What makes this story so unlike Aira’s others, though, is its touches of the realistic. Rather than create a monster from fantasy, as he does in many of his stories, Rugendas’s metamorphosis occurs naturally. Not only that, but in Episode we find both character development and character descriptions written with a plain straightforwardness not often found in any of his other works. When describing how Rugendas got along so well with his sidekick Krause, despite their difference in age, Aira writes, “Rugendas, at thirty-five, was timid, effeminate and gawky as an adolescent, while Krause’s aplomb, aristocratic manners and considerate nature narrowed the gap.” When we read this type of description, we find it comforting and normal, and we realize that every once in a while a touch of literary tradition can do wonders for Aira, even if the book is meant to be a mere flight forward.
Breton may claim automatic writing for the surrealists. The Dadaists may claim the power to be found in nonsense. And Aira may claim his version of a combination of both as fuga hacia adelante. But, surprisingly, in “Martín Fierro,” a poem almost 150 years old, we find its seed, and discover that it might be possible that Aira is only continuing a form of writing inherent in his culture from the beginning.
After being saved from a showdown with federal authorities by a man named Cruz, Fierro, the hero and storyteller of the poem, gives Cruz an opportunity to speak for a few stanzas. Cruz begins,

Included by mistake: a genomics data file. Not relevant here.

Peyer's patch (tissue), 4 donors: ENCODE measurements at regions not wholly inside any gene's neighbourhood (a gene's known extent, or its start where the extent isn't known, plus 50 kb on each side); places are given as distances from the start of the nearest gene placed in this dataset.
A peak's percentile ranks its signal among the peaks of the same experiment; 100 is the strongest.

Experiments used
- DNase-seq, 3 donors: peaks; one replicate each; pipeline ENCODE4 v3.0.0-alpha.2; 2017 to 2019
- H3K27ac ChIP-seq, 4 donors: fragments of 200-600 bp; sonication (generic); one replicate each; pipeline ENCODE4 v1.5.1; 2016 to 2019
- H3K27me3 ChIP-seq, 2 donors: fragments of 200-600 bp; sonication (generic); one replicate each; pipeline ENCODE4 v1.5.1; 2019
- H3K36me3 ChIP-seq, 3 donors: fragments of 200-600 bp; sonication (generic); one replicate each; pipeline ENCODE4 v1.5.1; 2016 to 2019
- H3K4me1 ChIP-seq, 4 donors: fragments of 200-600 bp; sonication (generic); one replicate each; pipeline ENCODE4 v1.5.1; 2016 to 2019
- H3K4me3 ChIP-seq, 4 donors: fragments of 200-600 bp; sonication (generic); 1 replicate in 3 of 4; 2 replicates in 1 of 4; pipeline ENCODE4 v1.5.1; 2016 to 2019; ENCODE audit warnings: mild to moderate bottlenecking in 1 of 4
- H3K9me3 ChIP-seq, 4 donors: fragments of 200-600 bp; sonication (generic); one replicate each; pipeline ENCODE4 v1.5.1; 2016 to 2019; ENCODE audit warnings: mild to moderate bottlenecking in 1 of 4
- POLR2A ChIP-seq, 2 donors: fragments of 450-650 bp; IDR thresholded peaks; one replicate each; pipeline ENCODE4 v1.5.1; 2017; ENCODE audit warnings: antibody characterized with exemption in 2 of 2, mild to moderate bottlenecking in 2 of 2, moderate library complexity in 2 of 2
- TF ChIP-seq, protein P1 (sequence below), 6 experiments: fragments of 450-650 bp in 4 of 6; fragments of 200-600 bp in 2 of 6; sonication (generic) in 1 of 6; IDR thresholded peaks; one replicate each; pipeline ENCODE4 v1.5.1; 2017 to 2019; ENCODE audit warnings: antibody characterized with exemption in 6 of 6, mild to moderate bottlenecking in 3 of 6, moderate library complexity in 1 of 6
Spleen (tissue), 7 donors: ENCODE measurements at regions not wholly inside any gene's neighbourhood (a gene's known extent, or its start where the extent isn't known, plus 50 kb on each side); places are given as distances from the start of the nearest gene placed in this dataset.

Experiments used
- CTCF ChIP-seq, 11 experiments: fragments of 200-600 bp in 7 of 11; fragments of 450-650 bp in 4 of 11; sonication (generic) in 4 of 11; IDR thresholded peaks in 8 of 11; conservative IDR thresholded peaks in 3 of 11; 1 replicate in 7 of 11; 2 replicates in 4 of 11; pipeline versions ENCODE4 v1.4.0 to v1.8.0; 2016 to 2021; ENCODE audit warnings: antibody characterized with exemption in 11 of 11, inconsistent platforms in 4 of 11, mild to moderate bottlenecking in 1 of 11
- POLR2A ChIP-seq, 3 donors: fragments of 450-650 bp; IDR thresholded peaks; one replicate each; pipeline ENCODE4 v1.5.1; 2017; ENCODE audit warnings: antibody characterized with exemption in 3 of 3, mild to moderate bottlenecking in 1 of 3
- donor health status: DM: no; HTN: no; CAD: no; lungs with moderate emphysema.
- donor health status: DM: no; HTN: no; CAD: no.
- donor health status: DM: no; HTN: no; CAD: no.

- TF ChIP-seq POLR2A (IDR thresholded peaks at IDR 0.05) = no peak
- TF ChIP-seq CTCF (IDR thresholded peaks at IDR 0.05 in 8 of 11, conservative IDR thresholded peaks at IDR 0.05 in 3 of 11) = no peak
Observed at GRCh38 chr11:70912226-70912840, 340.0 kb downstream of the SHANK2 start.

Other people can spout verses
like water from a spring,
and the same thing happens with me
although mine aren’t worth anything—
they come out from my mouth
like sheep out of a corral.
And then later…
I’m ignorant, so it’s hard work
for me to make myself clear,
but when I finally open my trap
you can take this for certain—
out comes one verse, and the next one
will be poking its nose round the gate.
So pay attention to me,
you’ll hear me tell about the sorrows
that fill the soul I carry—
because no matter how things are
a gaucho pays for his ignorance
with the blood in his veins.
Aira, like Cruz, always has another sheep “poking its nose around the gate.” And ultimately, behind Aira’s whirlwind plots, we find many of the same sorrows Fierro’s character Cruz spoke of so many years ago. This may in fact be precisely what makes Aira worthy of the attention he’s found in the past few years: whether he’s writing about a baby-headed creature in the Patagonia or an ice cream man poisoning children in Rosario, Aira brings us face to face with the everlasting fears and feelings at the core of what it means to be human. That his methods might be peculiar and his routes crossed with monsters makes the results all the more dazzling.
Alex Estes is a critic who lives in Manhattan. His writing has appeared in The Brooklyn Rail, The Rumpus, Full Stop, and 3:AM Magazine. You can follow him on Twitter @deskofalex or you can visit his website at www.deskofalex.com or you can do both.